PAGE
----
FFOSS (Freeware/Free & Open Source Software) Friday

by Todd Ogasawara

Seashore 0.1.9: Bitmap Editor for Mac OS X

I've been looking around for a freeware or Open Source Mac OS X lightweight graphics editor for a while now. Paint.net has been serving that application space well for me when I use Windows but I didn't know of one for my Mac until now:


Seashore


...is an Open Source Mac OS X image editor. It doesn't have all the features of Paint.net but it has enough to take care of those quick little tasks like cropping and resizing an image for a blog post. The latest version (0.1.9) became available on April 5.




Google Spreadsheet Adds Charts





Google Docs Spreadsheet added basic charting features this month. This is something a lot of people have mentioned as a big missing feature area. I wish it had the option to create the chart in a new window instead of overlaying it on the spreadsheet itself. You can read more about this and other new Google Docs Spreadsheet features on the Official Google Blog item...

How to make a pie




ActiveState Komodo Edit 4.0

ActiveState Komodo Edit 4.0 is one of those freeware lead-ins to a more fully featured for-fee version. It is a programmer's editor with support for Perl, PHP, Python, Ruby and Tcl; plus support for browser-side code including JavaScript, CSS, HTML and XML.. The for-fee Komodo IDE product costs US$295. Both versions are available for Mac OS X, Windows, and Linux.




VirtualBox Virtualization Engine Now Available for Mac OS X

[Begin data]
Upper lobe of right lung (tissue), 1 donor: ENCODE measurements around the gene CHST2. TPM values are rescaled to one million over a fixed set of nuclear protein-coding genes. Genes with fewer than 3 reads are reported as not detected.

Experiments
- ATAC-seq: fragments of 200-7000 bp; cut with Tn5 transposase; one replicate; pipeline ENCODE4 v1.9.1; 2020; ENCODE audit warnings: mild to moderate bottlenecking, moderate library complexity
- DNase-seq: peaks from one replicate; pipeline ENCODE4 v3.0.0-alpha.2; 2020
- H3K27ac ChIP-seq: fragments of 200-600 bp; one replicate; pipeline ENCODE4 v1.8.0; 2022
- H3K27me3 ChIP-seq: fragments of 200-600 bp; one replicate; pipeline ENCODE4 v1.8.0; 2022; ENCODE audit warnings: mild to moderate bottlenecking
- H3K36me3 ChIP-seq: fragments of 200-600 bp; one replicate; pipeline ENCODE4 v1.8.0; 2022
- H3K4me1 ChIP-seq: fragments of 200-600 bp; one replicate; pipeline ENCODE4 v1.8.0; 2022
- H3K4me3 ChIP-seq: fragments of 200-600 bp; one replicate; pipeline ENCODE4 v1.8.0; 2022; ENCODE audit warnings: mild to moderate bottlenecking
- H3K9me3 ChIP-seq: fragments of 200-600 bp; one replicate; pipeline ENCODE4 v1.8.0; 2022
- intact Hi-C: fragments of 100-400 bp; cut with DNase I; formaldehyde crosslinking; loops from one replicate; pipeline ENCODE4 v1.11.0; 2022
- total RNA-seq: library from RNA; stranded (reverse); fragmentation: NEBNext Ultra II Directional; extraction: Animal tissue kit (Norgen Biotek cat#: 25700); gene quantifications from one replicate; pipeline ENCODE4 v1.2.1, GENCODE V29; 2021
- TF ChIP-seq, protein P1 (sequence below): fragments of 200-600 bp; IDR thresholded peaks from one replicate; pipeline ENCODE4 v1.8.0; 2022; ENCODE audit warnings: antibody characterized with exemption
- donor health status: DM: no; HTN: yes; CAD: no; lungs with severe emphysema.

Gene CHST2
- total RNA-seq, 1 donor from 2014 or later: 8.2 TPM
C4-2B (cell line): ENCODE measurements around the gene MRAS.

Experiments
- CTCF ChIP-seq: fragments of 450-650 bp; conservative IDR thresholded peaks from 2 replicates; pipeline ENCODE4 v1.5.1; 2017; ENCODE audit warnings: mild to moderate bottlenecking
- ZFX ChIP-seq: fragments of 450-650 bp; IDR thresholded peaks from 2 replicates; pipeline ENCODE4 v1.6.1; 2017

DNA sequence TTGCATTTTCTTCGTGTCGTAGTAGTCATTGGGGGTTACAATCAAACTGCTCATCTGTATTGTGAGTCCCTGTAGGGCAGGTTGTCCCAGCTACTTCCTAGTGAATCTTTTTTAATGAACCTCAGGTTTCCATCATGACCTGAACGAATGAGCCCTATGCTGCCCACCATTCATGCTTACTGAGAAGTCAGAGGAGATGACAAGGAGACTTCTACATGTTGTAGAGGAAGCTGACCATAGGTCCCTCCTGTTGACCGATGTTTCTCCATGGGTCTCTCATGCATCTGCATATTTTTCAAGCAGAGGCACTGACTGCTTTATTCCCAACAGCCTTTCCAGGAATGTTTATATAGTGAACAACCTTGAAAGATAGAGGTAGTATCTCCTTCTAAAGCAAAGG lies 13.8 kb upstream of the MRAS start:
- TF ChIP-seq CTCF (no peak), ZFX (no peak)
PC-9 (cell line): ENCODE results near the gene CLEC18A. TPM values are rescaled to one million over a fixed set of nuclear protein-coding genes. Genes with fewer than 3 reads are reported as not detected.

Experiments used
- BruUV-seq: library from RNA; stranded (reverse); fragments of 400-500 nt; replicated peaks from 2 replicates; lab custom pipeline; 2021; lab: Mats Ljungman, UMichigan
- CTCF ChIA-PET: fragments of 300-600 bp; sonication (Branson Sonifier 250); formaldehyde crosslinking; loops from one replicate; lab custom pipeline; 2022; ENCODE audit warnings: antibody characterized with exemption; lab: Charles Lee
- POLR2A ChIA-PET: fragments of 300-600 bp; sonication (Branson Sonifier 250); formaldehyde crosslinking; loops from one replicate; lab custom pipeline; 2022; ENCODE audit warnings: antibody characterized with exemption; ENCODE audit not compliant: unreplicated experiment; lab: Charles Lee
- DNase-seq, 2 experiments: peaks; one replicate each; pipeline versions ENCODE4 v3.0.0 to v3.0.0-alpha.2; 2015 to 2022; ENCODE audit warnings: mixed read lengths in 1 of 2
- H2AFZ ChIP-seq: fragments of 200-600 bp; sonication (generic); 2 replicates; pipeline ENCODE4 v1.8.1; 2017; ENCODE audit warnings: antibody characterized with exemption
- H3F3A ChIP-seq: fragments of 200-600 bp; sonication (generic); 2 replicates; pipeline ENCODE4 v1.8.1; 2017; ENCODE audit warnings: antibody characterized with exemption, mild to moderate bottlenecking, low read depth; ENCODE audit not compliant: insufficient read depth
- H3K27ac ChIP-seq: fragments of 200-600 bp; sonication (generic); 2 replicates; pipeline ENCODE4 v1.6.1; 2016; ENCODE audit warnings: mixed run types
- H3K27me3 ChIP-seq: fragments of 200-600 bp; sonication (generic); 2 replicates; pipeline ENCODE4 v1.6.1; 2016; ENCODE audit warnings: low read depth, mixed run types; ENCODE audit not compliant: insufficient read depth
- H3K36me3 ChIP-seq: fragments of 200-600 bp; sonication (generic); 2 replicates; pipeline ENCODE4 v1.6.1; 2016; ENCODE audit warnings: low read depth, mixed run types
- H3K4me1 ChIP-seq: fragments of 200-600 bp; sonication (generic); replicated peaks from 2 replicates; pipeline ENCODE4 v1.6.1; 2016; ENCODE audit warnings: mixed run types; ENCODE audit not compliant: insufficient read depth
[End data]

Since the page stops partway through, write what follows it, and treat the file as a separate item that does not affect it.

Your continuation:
I already mentioned the Open Source VirtualBox in an earlier blog item. But, that version was only available for Linux and Microsoft Windows. As of April 23, the Mac OS X version became available. It is a virtualization product that lets you run multiple Guest Operating Systems (say Windows or Linux) at the same time that the host (main) OS is running on a single computer. Parallels Desktop for Mac was previously the only production virtualization product available for Mac OS X (VMware Fusion is still in beta).


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Scratch: MIT Language for Creating Games, Music, Art, and More

The MIT Media Lab's Lifelong Kindergarten Group created the Scratch programming language that makes it easy to create your own interactive stories, animations, games, music, and art -- and share your creations on the web (description from their website). It is available as freeware for Mac OS X and Microsoft Windows. A version for Linux is currently being developed according to the note on the download page. You can learn more about working with Scratch on its Informational Page.



1 Comments

Khurt Williams
2007-05-05 05:23:14
What about the Eclipse IDE? It's more fully featured than Komodo, extensible, and the price tag: free.